Monthly Archives: May 2015

Though Thou Art in Thy Blood, Live

Spiritual Sunday A couple of weeks ago my library reading group discussed Marilynne Robinson’s Lila, the third novel in what one member described as a triptych. I love Robinson’s depiction of the Congregationalist minister John Ames in Gilead, and Lila gives us the backstory of the woman that Ames marries as an old man. (Home, […]

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A Sense of Wonder at the Zoo

Taking my son to the National Zoo recalled A. A. Milne’s “At the Zoo.” As with Christopher Robin, the elephants were the star attraction.

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Milton Cautions vs. Scientific Arrogance

One of my science students found a way to examine her frustrations at her limited knowledge by looking at Satan and Eve in “Paradise Lost.”

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Kafka’s K Would Feel at Home with FISA

A “Washington Post” quiz comparing Franz Kafka’s “The Trial” with the United Foreign Intelligence Surveillance Court comes up with some disturbing resemblances.

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Vacations Must Be More than Photographs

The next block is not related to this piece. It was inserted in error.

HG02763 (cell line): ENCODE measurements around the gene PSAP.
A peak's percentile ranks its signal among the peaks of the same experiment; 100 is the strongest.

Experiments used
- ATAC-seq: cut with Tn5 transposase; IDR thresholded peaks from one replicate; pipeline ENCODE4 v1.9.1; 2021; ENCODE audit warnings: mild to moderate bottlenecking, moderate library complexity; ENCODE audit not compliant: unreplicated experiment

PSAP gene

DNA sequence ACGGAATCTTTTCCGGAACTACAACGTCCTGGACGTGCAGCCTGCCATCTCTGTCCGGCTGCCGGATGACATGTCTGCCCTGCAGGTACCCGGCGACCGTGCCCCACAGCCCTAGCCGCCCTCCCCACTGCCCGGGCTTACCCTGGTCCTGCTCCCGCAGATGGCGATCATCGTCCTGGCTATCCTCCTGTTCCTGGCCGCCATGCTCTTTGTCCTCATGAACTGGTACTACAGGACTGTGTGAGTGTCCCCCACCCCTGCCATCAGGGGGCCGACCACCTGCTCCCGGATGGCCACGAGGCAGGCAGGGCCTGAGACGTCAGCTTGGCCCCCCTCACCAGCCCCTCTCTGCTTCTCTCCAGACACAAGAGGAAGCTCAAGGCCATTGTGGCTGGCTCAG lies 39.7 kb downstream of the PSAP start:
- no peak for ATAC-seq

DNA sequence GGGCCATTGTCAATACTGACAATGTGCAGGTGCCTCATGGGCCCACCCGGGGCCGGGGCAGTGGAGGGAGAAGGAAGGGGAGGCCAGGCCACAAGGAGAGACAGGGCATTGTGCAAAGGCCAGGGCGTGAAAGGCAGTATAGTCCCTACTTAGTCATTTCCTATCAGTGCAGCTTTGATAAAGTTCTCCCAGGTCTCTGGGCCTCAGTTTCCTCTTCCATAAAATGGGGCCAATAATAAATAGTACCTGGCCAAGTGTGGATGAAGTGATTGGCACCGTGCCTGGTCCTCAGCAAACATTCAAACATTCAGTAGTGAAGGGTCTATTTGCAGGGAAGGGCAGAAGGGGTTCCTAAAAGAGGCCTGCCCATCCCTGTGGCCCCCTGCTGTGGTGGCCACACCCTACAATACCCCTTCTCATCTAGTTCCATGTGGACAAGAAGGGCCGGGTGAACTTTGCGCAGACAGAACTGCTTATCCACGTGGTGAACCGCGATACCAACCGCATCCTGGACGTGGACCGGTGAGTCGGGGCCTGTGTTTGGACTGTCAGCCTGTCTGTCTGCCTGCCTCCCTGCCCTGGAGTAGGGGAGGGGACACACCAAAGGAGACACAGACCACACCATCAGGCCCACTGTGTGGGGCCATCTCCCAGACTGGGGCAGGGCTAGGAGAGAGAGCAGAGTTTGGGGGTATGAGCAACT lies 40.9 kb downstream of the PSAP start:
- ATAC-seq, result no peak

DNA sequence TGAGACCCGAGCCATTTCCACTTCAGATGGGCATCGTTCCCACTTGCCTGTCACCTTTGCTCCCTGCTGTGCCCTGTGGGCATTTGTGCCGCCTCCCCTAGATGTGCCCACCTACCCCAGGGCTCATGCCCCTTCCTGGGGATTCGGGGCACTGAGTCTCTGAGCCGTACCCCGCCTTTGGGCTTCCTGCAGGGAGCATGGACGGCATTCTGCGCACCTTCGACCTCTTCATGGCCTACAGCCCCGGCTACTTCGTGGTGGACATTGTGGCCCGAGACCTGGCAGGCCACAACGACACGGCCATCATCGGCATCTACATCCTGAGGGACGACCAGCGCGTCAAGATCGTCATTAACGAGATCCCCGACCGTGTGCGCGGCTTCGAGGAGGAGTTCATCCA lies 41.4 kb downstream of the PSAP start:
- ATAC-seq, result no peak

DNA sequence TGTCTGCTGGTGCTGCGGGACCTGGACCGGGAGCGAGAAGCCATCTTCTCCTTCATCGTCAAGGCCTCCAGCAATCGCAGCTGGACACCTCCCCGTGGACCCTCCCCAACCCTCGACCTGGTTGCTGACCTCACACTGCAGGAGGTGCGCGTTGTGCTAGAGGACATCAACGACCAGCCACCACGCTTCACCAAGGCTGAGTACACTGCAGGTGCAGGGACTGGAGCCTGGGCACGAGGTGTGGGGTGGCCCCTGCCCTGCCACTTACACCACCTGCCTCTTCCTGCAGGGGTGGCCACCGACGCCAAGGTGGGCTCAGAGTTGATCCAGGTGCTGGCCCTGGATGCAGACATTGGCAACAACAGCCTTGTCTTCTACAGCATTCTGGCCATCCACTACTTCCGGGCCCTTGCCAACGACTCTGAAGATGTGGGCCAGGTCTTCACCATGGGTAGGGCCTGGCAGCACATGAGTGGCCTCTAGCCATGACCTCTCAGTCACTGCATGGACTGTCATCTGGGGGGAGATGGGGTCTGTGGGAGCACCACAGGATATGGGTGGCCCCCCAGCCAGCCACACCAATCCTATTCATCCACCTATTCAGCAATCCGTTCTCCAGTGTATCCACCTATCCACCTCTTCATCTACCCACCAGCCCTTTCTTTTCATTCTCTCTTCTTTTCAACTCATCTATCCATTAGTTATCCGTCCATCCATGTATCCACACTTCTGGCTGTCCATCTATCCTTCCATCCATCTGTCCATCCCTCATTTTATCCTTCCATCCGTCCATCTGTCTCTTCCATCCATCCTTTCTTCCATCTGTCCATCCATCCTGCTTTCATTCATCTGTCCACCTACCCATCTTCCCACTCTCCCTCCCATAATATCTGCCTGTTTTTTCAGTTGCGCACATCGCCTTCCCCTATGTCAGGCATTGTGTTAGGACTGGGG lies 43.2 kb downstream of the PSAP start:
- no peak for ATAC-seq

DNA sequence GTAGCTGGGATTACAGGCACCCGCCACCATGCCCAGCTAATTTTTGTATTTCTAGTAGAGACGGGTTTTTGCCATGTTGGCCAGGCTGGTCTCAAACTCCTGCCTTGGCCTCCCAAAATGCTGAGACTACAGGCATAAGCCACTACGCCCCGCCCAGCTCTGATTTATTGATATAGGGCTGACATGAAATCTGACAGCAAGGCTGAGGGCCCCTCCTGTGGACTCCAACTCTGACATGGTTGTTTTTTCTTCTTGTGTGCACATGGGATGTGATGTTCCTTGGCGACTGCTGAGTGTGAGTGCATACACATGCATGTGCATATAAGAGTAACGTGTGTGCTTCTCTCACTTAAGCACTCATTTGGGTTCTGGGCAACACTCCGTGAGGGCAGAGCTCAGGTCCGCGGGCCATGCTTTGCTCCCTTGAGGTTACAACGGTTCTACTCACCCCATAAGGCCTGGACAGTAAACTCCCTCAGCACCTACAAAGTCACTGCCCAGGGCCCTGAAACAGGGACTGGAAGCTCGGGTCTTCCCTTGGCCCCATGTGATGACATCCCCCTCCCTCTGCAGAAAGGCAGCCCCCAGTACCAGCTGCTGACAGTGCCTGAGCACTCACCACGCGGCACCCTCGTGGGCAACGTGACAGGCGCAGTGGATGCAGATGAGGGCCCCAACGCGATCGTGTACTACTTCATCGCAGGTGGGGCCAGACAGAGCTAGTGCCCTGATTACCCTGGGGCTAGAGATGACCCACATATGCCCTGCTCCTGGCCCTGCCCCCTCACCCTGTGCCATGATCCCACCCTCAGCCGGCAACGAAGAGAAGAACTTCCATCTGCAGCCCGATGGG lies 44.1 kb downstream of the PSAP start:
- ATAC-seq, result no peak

Wendell Berry warns that photographs can come between us and a profound vacation experience. I’ll keep that in mind in my upcoming trip to Machu Picchu.

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Soldier, Rest, Thy Warfare O’er

In “Soldier Rest,” Sir Walter Scott captures how inviting death can look to those caught up in battle’s throes.

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To See God, the Eye Must Catch Fire

Blake’s poem “Pentecost” explains what is necessary to experience the presence of the Holy Spirit.

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Stephen King & the War for America’s Soul

In “The Stand,” Stephen King sees the dark and the light fighting for control of America’s soul. His book had the Vietnam War in mind but it is also applicable to future policy in the Middle East.

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Liberals Must Reclaim Harrison Bergeron

Vonnegut’s “Harrison Bergeron” has been adopted by the rightwing in their opposition to governmental regulations. It’s actually a fairly liberal story.

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  • Literature is as vital to our lives as food and shelter. Stories and poems help us work through the challenges we face, from everyday irritations to loneliness, heartache, and death. Literature is meant to mix it up with life. This website explores how it does so.

    Please feel free to e-mail me [rrbates (at) smcm (dot) edu]. I would be honored to hear your thoughts and questions about literature.

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